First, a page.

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Maynard Solomon 1930-2020


Having known of Maynard Solomon’s failing during recent months, I am saddened but not surprised to learn of the death of this first-rate musicologist at age 90, after his long and productive life. In 1977 he published what has been widely recognized as the first modern biography of Beethoven, in which he went beyond Thayer-Forbes to explore Beethoven’s personality from the standpoint of a psychologist. This inevitably involved him in deep controversy with scholars and shrinks alike, but Solomon’s painstaking and levelheaded examination of sources, enabled him to make convincing interpretations for Beethoven’s imagined origins, his unending search for compatible women, and his troubled relationships with his younger brothers and nephew. Even without the added imprimatur of a PhD, Solomon’s thoughtful analysis of the historical and documentary circumstances of Beethoven’s “Immortal Beloved” brought him to point to Antonie Brentano, to whom Beethoven had dedicated his Diabelli Variations; this interpretation has stood up over the years, despite some angry challenges. Most of the opposition that I can find comes from people who can’t recognize how well-written is Solomon’s book, a book that one can still reread for pure pleasure. There are later books, too, including two more on Beethoven and a Mozart biography, also an Otto Kinkeldey Award from the AMS and three ASCAP-Deems Taylor awards. Many still cherish a whole batch of immortal and beloved vinyl issued by Vanguard Records, the forward-looking company that Maynard Solomon and his brother, Seymour, founded in the 1950s.

Mark DeVoto, musicologist and composer, is an expert in Alban Berg, also Ravel and Debussy. A graduate of Harvard College (1961) and Princeton (PhD, 1967), he has published extensively on these composers and many music subjects, most notably, harmony.

David Moran adds:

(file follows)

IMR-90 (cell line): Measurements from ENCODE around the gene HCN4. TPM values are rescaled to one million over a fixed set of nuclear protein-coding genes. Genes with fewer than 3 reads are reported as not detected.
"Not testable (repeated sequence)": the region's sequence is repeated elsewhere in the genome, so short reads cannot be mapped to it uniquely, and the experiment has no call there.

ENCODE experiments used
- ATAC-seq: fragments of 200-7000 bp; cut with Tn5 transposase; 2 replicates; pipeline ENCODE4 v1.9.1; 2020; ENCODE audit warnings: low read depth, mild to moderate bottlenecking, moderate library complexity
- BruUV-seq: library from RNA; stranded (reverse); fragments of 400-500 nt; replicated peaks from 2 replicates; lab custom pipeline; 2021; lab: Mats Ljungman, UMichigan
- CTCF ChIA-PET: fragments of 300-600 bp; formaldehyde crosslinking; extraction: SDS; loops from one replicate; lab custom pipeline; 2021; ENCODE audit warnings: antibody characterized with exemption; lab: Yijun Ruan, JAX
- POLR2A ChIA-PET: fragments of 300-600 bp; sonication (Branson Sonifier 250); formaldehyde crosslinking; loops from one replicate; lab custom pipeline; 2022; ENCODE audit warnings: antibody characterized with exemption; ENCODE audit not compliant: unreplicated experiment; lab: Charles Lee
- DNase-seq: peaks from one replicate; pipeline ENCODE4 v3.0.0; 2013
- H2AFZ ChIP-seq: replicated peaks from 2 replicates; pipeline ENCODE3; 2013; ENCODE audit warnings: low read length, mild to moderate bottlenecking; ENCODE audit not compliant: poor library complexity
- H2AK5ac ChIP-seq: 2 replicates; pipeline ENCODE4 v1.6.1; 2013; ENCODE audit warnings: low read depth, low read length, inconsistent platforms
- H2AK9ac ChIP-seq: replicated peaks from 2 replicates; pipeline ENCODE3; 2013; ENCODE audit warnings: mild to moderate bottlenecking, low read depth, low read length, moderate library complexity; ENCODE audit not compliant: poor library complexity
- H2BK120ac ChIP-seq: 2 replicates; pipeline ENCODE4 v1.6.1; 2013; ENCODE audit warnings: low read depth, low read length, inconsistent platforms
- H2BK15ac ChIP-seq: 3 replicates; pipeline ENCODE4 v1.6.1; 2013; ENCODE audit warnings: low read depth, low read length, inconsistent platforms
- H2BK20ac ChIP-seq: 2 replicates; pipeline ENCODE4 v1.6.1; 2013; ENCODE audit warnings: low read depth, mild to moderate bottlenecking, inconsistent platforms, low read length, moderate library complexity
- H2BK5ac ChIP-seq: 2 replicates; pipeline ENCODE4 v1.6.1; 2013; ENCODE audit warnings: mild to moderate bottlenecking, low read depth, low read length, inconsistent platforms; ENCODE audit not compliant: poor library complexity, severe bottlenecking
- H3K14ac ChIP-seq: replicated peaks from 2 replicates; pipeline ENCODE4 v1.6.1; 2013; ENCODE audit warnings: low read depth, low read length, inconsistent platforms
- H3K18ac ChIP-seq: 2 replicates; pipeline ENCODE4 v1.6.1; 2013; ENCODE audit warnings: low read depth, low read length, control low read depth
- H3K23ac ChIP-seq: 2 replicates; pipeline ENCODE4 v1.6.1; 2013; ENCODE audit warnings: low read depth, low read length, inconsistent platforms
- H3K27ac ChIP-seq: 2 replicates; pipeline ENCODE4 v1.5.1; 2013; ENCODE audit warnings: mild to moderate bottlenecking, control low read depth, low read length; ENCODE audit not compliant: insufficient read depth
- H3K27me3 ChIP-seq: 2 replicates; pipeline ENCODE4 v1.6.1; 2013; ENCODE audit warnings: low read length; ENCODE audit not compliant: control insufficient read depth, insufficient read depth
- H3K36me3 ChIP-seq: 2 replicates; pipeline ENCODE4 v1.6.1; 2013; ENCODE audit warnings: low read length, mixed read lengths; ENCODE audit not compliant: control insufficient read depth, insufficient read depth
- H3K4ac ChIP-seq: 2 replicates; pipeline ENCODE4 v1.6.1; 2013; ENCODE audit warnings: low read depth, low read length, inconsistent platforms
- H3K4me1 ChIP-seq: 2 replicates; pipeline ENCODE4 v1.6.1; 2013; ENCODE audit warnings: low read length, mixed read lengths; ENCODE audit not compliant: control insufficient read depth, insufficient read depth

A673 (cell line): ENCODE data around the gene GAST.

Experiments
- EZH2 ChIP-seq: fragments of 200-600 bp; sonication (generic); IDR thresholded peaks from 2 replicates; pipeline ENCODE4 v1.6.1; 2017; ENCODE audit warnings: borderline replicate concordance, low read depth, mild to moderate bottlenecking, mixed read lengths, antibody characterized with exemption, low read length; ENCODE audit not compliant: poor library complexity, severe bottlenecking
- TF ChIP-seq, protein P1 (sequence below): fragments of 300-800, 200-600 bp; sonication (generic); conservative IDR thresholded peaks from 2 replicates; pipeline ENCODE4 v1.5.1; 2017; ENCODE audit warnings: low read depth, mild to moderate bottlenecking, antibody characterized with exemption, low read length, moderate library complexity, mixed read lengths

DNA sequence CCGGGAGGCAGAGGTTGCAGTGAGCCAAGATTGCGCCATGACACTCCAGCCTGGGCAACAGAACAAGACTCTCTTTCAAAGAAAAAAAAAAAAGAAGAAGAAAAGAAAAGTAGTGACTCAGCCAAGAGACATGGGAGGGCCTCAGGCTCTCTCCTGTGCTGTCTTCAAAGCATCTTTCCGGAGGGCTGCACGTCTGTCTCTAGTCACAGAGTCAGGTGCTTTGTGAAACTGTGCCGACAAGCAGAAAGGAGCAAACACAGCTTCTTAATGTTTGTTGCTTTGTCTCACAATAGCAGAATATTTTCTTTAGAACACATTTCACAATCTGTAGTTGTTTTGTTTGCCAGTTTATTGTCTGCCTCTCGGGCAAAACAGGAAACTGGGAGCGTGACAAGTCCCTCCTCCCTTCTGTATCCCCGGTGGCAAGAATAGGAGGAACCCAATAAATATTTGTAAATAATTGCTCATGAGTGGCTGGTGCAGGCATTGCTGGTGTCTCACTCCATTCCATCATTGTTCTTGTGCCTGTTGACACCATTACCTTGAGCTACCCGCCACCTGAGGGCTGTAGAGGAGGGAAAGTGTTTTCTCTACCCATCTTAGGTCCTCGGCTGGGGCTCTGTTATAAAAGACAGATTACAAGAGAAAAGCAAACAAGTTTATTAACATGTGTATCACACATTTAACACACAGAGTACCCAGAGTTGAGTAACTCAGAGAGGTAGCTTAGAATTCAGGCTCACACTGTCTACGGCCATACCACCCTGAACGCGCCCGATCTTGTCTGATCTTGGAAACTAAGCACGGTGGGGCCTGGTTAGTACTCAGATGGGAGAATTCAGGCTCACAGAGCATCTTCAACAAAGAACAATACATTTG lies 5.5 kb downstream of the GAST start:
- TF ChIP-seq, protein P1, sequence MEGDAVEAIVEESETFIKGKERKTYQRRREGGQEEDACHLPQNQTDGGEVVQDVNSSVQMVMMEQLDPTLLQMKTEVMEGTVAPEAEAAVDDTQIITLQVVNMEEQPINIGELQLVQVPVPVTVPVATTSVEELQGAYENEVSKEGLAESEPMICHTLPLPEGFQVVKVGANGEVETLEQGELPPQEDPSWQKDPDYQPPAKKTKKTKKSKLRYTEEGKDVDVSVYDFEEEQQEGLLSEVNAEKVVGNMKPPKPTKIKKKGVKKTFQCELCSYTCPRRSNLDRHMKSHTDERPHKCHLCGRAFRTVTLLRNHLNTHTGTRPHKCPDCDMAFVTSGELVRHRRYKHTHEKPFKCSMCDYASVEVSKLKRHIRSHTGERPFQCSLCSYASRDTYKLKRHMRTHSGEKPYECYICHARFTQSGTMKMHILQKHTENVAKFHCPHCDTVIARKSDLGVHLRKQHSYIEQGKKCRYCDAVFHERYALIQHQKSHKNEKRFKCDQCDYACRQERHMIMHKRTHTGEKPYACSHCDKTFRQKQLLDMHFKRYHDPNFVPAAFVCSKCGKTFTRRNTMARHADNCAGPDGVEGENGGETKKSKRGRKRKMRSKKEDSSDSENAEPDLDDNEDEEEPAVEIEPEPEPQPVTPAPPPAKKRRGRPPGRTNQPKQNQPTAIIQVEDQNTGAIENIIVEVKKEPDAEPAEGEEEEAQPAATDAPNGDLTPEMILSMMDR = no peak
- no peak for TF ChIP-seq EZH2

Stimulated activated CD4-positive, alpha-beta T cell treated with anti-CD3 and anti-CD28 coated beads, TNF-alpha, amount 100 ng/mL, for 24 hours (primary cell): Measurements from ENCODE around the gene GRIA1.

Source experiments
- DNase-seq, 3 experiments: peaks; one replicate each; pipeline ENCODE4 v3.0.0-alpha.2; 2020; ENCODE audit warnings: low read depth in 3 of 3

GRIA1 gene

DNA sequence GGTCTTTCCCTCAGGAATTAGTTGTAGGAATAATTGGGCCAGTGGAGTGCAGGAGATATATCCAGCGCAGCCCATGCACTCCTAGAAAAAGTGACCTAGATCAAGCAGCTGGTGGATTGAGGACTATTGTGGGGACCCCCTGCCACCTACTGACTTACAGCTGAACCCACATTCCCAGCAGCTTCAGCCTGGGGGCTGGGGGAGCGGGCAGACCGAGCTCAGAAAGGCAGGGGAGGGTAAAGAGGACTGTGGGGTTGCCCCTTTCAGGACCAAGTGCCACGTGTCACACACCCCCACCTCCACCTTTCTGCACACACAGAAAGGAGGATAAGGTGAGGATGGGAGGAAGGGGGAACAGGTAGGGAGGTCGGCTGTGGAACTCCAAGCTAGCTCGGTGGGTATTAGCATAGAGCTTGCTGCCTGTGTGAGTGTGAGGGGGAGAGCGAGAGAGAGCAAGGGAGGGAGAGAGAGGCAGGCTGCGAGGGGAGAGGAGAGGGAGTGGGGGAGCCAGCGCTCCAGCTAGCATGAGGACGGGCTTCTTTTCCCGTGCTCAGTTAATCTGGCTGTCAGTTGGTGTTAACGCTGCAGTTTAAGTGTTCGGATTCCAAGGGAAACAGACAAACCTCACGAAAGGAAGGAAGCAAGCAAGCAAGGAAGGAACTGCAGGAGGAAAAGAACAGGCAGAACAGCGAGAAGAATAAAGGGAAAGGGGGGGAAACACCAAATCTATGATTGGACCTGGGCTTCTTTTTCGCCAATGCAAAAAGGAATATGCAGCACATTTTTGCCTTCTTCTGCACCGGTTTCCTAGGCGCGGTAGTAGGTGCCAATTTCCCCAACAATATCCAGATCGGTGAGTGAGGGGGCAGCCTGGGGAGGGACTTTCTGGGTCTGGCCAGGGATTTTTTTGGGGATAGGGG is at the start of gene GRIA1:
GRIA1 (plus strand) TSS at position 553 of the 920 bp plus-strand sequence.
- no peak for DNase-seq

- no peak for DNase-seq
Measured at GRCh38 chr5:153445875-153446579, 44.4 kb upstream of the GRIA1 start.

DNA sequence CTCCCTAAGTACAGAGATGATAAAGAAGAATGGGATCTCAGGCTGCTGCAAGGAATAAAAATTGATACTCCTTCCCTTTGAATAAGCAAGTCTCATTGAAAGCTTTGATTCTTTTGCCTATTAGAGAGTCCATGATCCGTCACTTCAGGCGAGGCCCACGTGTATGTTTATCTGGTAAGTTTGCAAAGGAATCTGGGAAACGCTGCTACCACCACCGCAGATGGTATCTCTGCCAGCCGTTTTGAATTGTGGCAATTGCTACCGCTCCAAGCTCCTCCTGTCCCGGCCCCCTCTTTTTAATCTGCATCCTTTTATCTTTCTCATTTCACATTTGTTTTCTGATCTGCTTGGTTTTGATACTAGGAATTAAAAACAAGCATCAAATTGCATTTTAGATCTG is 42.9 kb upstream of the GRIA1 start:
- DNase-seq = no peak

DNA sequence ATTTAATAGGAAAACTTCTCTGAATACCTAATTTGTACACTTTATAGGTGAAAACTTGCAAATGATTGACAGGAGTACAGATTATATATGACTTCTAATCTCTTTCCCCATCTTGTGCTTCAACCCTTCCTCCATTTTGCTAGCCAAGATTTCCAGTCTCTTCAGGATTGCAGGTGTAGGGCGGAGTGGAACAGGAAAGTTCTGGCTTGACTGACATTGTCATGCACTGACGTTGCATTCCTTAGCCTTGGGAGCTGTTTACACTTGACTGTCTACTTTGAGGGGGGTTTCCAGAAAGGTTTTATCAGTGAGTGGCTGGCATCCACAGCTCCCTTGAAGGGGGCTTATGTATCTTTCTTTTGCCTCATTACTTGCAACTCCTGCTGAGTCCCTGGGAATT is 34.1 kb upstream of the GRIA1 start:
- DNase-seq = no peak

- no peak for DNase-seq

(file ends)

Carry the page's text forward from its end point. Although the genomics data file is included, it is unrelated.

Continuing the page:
Comments at slippedisc elaborate on the pathbreaking, standard-setting Vanguard catalog. The Solomon brothers made early stars of Baez, Odetta, the Weavers, et alia, as well as promoting Elman, Peerce, and Stokowski, and reviving live performance by Szigeti (also with Bartok) and Arrau; the NYTimes obituary has more detail, including the important Abravanel-Utah sets of Mahler and Sibelius. For me the standout of the Vanguard catalog is the Bach Guild organ performances of Heiller.

The books are deeply rewarding and enlightening, overflowing with insights that are not always easy. Maynard Solomon was another shining star from the generation of Fleisher, Rosen, Brendel, Steinberg, and Sherman, whose writing and playing were so ear- and eye-opening for aspiring music-lovers and amateur scholars from the 1960s onward, in a way impossible to imagine today with so much online.


3 Comments [leave a civil comment (others will be removed) and please disclose relevant affiliations]

  1. Maynard Solomon was a giant of a man, the most helpful scholar anyone could envisage. At the start of my work on Beethoven in the 1970s, I sent him 2 pages of questions, all of which he answered. He read everything I wrote on the composer before it was published, always coming up with some pertinent detail and supportive comment. My own biography of the composer is dedicated to him and his equally generous and kind wife, Eva, to whom my heart goes out. Deepest condolences.

    Comment by Susan Lund — October 11, 2020 at 5:38 am

  2. Thank you for this fine tribute.

    As a little boy in the early ‘60s I grew up listening to many Vanguard and Bach Guild recordings. The people primarily responsible for this good fortune were my Mother, who thought that the sublimely inimitable work of Alfred Deller and Junior Wells would help give her son some measure of musical common sense, and the Brothers Solomon who made it possible for me to hear and learn.

    May all their memories be a blessing.

    Comment by Jonathan Brodie — October 11, 2020 at 9:40 am

  3. While his work as co-founder and co-runner of the Vanguard label deserves praise for its wide-ranging interests and promotion of great talents, as to his value as a biographer, color me unimpressed. Not to put too fine a point on it, in my view psychobiography is a crock. No professional psychologist or psychiatrist worth their license would try to analyze someone not actually in front of them, and of course the long dead have no voice to complain. In the absence of hard evidence, for which Solomon produced very little if any for some of his most spectacular claims, such as those regarding Schubert, it serves merely as a soapbox for idle speculation. Finally, Solomon’s reputation is for me ever stained by his now thoroughly discredited assertions about Charles Ives’s having doctored the dates of his compositions. The best that can be said is that his wild accusations elicited the actual hard scholarly work that refuted them, but which he was not, obviously, prepared to do himself.

    Comment by Vance Koven — October 11, 2020 at 11:46 am

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